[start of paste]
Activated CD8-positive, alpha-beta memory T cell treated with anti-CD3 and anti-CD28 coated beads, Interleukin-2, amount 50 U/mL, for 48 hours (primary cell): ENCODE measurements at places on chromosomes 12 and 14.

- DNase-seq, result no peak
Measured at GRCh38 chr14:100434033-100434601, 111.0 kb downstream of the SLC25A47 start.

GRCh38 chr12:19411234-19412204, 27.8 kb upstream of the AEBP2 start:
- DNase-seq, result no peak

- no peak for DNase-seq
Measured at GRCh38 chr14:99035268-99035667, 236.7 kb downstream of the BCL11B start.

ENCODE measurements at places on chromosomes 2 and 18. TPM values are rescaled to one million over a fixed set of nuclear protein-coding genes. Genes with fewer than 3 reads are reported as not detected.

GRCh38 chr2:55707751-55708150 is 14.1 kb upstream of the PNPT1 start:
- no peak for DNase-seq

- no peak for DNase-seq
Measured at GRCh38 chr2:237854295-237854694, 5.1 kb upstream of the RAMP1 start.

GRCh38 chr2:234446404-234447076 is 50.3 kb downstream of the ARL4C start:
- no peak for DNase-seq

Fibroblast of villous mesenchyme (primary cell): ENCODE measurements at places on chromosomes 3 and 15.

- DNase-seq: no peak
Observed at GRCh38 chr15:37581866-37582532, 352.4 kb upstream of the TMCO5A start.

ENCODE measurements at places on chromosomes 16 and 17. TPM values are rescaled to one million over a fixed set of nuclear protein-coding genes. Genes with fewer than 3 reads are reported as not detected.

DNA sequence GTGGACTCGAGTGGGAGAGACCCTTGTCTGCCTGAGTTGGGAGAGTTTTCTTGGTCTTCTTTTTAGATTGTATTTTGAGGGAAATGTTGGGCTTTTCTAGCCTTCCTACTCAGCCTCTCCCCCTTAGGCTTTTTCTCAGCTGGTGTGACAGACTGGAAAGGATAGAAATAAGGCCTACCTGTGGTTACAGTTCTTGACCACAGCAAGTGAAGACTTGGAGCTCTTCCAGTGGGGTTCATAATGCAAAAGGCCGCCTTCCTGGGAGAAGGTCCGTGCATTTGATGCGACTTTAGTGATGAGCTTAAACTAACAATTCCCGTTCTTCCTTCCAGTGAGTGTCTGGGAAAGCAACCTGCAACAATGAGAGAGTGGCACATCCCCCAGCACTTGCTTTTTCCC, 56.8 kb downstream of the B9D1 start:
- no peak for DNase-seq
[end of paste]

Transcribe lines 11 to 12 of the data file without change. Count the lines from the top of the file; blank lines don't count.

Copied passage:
- no peak for DNase-seq
Measured at GRCh38 chr2:237854295-237854694, 5.1 kb upstream of the RAMP1 start.